Analysis of Trump’s controversial executive orders
One week into presidency, Trump signs four executive orders
February 3, 2017
With only one week in office, President Donald J. Trump has officially signed four executive orders and eight presidential memorandas, nearly tripling Obama’s number.
During this week, Trump has given the greenlight to constructing the Dakota Access Pipeline, issued a plan for the wall to be built, plan to “roll back” Obamacare, and pressure “sanctuary cities” to turn over immigrants.
Educators are already noting their disdain of his hasty decisions. “It’s very hypocritical of Republicans. They were constantly bashing Obama for breaching ‘legislative power’ and calling him a fascist. Meanwhile Trump is tripling that and they’re saying nothing,” said professor Kristin Brunnemer.
Presidents in the past have wanted to make a solid mark in their term, that could account for why Trump is issuing so many acts in the first couple of weeks. “Executive orders are only a part of the president’s power. With Obama, he had only two years to establish his plans in an eight year term. They want to put their stamp on the presidency and they only have so much time,” said professor Julie Werbel.
These orders smelled of opportunism for many of Obama’s opponents. Within Obama’s presidential term, many republican congress constituents were itching to repeal Obamacare. “The republicans have been waiting to work in their own interest. There was a wait, now there is an opportunity,” said professor John Simpson.
Trump’s republican allies are keeping mum about these new policies. “I don’t think traditional republicans are for Trump, but they are alright with his decisions and do not need to voice their own opinions. Many of them are more aligned with Pence than with trump,” said Brunnemer.
Considering his unorthodox plans for both the environment and social infrastructure, his plans are alarming. During last year’s friction between no-DAPL protestors and law enforcement, Obama ordered for DAPL plans to cease. Americans were certain that the ordeal was over.
That’s why when Trump decided to refute Obama’s decision, people were outraged. “Rushing the pipeline and quieting the EPA with the gag order is very problematic. Very ‘Putin-esque’ in my opinion,” said Brunnemer. “There is a speed to his decisions to hide conflicts of interest.”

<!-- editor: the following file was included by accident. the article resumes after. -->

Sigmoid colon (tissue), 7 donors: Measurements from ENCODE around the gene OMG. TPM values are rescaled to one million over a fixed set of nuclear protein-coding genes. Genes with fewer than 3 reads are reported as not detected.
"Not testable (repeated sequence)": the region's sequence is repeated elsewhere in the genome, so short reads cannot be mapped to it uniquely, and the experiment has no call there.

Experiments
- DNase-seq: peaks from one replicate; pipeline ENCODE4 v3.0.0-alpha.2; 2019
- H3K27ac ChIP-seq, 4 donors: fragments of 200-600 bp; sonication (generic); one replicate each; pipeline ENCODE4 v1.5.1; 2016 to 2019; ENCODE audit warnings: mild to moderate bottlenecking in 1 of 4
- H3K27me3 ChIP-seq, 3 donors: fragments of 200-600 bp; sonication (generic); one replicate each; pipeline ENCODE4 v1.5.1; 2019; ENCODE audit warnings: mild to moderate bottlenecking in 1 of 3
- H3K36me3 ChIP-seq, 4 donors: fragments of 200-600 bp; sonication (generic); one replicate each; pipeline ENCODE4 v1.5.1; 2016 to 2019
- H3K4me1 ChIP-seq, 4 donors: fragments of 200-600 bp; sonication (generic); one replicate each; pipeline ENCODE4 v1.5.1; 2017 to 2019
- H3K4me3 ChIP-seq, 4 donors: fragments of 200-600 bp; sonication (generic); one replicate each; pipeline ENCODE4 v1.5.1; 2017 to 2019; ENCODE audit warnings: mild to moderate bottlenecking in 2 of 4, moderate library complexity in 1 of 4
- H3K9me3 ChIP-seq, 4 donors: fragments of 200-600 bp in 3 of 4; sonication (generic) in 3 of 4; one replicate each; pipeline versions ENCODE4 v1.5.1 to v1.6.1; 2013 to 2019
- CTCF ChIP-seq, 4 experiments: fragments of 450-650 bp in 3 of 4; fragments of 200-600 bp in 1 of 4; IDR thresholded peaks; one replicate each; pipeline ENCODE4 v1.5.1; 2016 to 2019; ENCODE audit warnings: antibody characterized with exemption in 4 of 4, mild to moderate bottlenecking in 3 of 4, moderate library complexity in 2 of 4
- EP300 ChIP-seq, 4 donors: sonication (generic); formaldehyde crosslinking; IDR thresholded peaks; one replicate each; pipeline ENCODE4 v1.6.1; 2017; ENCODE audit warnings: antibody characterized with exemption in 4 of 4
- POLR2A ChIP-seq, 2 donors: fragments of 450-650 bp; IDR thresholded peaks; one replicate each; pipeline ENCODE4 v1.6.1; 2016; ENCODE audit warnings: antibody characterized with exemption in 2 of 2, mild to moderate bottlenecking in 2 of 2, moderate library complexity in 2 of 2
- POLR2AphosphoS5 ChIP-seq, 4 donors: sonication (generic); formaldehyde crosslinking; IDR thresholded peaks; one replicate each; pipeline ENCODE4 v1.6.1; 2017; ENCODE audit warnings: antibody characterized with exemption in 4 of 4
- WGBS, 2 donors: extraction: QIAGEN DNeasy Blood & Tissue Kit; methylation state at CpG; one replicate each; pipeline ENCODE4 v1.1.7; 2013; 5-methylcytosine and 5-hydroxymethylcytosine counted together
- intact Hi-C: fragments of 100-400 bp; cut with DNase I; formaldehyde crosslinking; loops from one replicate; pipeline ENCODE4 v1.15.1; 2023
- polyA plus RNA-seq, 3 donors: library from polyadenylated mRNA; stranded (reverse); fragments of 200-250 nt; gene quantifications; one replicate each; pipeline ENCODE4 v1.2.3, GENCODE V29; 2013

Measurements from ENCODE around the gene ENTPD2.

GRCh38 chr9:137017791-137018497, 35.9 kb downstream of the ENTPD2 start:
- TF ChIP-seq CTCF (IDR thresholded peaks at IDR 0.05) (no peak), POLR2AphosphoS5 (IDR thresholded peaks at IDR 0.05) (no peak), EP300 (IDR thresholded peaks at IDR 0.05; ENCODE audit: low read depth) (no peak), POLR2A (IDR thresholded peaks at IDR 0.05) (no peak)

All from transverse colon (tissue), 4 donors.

““The president can have conflicts of interest economically, if he gets the approval of congress. Congress is republican, he could very well ask their approval, so why doesn’t he? Maybe because he does not want to answer questions and would have to reveal his business ties,” said Werbel.
By conflicts of interest, she means Trump’s secretary of state, Rex Tillerson, AKA former Exxon CEO. “It is important for him to maintain his business relations,” said professor Werbel. “Our government has a commitment to the fossil industry, even when alternative energies create more, if not as many jobs.”
These orders are only a slice of what he promised to his voters, however, some voters are starting to regret the repeal for Obamacare. “Trump gave the IRS permission to penalize people who do not get health insurance,” said Werbel.
“Obamacare requires young and healthy people to purchase insurance, it creates a risk pool. There are two methods in developing a healthcare plan. Either a private option, in which everyone is required to purchase from private insurance, for-profit companies, or Medicare for everyone, in which taxpayers pay into it, which is something Obama could not politically do. When President Trump did this, he in effect created Obamacare de facto,” said Werbel.
Sanctuary cities in states such as California, Connecticut, New Mexico, and many more are at risk to Trump’s executive power. Earlier last week, Trump threatened to pull federal money if sanctuary cities continue to cooperate with immigrants. This, along with the restriction of transportation for Muslims deems to be tyrannical.
“It is illegal to punish sanctuary states. He can exert pressure on states if legislation has failure to comply, but he cannot punish California,” said Werbel. “We have turned a blind eye on immigration because the people coming up here are providing an economic safety valve. The poorest and the most desperate come here and they usually send money back home.”
As of the 24th of January, America has been downgraded to a “flawed democracy.” This is not a result of the election, but rather a culmination of market crashes, police brutalities, and overall negligence and irresponsibility.
Trump has repeatedly said that he supports torture, or ‘water-boarding.’ “It is illegal under United States law to reinstate torture, or even under international. He would have to change the law to justify that. If he asks people in the CIA and or in the military to do this stuff, he is asking them to commit war crimes,” said Werbel.
On Jan. 27, Trump issued a ban on visas coming from Islamic countries. This action received immediate retaliation for its Islam-o-phobic attitude towards refugees and raised questionable doubt for the future. Attorney General Sally Q. Yates refused to sign off on this executive order and was subsequently fired on Jan. 30.